We’ll now explore the main HTML tags you’ll often use in the
body tag of an HTML document.
Inline and block elements
Before looking at tags, we need to separate them into 2 categories: block elements and inline elements.
Block elements (
div, heading elements, lists and list items, and others) when positioned on the page do not allow other elements to be visualized next to them.
Inline elements instead can sit next to other inline elements.
Another difference is that inline elements can be contained in block elements. The reverse is not true.
p tag defines a paragraph of text, and it’s a block element:
You’ve seen the block aspect of the
p tag before when we made the example:
p stood on its own line.
p tag, we can add any inline element we like, like
span tag is an inline tag:
<p>A part of the text <span>and here another part</span></p>
We cannot add other block elements into a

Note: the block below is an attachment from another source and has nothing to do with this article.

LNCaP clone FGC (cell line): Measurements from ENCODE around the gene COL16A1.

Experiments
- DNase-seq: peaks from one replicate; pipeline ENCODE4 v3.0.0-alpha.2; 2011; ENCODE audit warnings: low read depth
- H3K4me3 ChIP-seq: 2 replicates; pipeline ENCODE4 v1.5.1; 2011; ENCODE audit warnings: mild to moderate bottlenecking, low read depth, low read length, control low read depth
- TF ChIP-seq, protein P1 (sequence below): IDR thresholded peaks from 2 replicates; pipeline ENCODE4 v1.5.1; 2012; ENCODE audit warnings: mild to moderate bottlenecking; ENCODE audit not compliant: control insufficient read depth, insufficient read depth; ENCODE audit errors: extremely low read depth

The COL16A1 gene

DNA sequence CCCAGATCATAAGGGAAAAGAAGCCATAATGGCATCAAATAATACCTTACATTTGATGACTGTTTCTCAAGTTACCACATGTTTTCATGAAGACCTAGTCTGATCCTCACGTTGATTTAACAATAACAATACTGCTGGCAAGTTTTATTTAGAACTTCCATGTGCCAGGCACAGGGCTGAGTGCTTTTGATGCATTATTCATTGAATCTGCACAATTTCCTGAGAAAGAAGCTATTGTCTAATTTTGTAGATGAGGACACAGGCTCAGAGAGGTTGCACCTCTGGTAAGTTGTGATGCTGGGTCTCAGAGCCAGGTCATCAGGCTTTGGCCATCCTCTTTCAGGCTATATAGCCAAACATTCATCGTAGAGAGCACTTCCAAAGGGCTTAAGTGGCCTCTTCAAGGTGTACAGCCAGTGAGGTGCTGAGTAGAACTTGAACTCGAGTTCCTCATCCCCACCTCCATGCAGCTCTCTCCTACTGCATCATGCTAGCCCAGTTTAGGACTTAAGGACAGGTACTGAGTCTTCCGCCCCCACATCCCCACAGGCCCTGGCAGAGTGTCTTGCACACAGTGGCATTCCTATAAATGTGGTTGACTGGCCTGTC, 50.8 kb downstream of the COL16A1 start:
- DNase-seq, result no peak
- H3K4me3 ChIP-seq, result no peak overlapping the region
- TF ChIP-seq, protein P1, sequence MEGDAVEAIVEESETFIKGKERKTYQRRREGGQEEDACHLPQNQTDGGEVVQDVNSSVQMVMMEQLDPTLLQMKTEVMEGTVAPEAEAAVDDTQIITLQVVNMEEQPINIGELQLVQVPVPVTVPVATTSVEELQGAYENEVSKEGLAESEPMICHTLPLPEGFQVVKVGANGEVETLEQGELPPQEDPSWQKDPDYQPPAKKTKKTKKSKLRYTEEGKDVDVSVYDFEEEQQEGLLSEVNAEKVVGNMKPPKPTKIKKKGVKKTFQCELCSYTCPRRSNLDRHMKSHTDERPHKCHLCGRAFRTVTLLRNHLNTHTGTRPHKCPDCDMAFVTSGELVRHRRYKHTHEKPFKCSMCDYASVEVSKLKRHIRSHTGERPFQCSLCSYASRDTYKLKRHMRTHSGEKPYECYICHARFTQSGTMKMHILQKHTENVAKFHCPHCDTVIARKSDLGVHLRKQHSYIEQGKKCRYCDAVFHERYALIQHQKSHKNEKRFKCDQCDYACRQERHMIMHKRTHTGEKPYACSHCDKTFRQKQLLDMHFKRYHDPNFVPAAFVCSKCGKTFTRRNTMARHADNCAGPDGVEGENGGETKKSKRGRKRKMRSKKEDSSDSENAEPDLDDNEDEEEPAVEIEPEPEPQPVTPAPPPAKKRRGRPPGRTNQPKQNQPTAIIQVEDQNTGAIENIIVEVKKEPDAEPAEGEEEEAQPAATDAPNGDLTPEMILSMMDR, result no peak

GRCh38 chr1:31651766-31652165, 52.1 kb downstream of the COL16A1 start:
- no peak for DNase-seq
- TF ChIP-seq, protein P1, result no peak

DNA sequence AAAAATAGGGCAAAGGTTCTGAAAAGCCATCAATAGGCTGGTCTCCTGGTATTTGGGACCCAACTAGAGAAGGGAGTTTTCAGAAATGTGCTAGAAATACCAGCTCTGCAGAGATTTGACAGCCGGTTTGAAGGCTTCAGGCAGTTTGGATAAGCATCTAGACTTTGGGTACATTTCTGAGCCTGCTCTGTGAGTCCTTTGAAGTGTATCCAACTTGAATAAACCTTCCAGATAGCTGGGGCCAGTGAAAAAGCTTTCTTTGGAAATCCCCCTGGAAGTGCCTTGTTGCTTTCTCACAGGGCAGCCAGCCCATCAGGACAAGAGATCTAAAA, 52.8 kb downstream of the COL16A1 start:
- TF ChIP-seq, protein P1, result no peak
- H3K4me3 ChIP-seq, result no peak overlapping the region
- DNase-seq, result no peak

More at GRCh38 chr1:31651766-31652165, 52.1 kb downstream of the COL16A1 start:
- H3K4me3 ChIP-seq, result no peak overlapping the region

We cannot nest a
p element into another one, as
p is a block tag.
Heading tags (
HTML provides us with 6 heading tags. From most important to least important, we have
Typically a page will have one
h1 element, which is the page title. Then you might have one or more
h2 elements depending on the page content.
The browser by default will render the
h1 tag bigger, and will make the elements size smaller as the number near
<h1>h1</h1> <h2>h2</h2> <h3>h3</h3> <h4>h4</h4> <h5>h5</h5> <h6>h6</h6> <p>Paragraph</p>
All headings are block elements. They cannot contain other tags, except tags that identify text such as
strong (also called phrasing content, full list here).
Lessons this unit:
|1:||Your first HTML page|
|2:||▶︎ Text tags|
|9:||DEMO Using CodePen|
|10:||DEMO Using VS Code|